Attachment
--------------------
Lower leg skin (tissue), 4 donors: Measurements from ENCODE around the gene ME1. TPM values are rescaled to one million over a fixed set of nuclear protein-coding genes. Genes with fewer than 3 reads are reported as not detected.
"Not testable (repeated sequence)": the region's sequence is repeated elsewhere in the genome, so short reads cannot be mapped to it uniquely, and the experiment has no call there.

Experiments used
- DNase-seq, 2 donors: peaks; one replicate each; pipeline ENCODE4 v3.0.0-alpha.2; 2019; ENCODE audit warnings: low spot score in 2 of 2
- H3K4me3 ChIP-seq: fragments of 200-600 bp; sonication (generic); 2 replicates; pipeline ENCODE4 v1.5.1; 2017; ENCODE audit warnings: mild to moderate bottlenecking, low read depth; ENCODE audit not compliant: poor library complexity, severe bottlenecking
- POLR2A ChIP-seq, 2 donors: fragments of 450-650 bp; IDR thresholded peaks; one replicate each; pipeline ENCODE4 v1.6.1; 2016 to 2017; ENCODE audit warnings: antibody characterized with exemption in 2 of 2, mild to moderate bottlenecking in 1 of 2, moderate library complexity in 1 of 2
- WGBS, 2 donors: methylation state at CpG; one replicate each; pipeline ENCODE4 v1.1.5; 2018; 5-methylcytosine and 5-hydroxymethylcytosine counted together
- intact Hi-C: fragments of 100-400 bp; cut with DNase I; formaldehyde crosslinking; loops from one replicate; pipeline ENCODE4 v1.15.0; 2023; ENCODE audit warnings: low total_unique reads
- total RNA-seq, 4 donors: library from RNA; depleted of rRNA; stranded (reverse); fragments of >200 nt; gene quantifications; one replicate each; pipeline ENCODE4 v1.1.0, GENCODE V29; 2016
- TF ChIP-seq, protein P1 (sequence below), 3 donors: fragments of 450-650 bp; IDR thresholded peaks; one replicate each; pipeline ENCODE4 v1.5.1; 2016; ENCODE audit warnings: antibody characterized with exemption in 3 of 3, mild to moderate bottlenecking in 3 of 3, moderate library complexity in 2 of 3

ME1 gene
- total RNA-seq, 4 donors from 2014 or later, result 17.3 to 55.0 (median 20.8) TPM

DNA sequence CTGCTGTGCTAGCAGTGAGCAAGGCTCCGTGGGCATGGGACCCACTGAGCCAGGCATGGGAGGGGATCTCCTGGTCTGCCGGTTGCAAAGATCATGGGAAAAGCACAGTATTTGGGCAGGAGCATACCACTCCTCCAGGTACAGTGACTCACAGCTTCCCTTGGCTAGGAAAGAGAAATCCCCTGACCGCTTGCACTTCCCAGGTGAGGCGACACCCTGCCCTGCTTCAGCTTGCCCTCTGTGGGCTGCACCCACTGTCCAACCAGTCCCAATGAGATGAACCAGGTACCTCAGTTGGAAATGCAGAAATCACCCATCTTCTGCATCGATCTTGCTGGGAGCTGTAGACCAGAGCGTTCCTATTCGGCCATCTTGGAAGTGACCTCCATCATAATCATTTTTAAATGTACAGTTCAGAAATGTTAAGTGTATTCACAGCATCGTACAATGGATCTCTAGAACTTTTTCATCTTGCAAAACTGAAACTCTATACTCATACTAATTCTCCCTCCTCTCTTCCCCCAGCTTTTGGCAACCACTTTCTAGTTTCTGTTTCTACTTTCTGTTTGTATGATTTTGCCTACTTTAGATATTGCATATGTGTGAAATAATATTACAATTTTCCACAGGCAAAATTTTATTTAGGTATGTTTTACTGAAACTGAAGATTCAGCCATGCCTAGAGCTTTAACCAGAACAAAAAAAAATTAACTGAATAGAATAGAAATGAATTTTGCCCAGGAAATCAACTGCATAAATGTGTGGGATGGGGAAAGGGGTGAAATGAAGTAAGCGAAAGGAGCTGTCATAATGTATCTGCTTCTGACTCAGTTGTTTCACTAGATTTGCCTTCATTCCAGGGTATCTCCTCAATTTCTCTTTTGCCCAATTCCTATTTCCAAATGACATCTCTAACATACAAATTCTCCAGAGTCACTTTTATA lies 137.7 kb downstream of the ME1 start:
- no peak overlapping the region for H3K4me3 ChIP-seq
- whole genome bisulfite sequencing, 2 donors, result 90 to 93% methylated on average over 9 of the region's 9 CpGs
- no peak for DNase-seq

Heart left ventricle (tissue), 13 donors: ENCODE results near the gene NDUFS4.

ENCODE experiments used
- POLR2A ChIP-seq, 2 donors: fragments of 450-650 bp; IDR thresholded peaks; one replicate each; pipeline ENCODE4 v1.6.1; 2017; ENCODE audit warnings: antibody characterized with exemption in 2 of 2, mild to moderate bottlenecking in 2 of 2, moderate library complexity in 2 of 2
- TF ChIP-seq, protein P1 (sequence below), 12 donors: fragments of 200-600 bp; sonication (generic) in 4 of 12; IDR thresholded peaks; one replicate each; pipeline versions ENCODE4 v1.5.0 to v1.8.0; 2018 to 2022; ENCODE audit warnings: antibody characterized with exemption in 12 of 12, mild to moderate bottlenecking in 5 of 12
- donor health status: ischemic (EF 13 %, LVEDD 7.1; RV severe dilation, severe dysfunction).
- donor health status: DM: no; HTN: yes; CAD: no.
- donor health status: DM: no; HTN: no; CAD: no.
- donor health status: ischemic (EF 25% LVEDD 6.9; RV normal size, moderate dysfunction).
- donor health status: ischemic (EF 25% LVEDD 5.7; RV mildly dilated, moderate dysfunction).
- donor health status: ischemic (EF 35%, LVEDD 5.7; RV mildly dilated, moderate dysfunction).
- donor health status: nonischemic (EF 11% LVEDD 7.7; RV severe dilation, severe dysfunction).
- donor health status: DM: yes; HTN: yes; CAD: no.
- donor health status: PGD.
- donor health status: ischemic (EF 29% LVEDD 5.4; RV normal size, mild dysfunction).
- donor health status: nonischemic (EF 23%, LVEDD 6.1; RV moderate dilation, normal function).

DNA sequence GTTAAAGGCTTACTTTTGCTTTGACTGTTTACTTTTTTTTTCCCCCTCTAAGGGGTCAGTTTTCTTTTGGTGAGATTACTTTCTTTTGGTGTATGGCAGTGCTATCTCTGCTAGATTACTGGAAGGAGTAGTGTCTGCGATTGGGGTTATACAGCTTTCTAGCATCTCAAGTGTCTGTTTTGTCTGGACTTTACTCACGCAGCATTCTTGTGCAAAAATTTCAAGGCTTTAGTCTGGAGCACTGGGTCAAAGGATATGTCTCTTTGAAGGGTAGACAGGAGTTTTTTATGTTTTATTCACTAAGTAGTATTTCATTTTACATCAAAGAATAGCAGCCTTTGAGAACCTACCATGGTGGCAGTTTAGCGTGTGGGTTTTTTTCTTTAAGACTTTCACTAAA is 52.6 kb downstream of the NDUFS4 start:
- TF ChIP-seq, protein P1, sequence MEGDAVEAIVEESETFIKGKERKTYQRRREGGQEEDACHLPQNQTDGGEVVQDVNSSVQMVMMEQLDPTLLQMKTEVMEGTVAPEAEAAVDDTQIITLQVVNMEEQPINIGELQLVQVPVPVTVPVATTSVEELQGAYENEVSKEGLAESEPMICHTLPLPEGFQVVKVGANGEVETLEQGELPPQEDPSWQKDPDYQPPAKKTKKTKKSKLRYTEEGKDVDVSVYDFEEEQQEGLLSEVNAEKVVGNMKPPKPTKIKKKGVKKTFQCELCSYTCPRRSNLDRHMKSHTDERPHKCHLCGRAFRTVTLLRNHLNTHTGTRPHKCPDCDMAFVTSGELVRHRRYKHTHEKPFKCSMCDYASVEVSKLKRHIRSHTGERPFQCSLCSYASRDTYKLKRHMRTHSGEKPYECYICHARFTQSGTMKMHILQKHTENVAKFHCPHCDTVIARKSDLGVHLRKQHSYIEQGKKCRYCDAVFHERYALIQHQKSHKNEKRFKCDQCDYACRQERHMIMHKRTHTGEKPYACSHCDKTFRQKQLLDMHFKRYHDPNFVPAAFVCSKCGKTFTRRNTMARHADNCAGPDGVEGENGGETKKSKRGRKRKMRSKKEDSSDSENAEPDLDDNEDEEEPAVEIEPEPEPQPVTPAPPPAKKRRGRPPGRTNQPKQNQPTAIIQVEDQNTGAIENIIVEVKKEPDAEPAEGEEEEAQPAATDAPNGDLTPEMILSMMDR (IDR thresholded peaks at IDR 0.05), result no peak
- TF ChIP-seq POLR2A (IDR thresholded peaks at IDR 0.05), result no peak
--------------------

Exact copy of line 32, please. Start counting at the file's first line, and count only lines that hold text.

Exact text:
DNA sequence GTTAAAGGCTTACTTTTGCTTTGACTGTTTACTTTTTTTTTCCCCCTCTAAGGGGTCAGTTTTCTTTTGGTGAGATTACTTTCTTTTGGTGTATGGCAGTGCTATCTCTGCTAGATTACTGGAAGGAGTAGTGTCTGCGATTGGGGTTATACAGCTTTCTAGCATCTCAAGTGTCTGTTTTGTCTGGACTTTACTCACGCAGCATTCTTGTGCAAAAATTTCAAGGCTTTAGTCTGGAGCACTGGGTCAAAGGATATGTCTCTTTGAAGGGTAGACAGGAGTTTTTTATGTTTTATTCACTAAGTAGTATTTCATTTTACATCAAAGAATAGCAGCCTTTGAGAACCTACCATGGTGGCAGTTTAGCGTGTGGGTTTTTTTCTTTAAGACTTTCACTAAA is 52.6 kb downstream of the NDUFS4 start: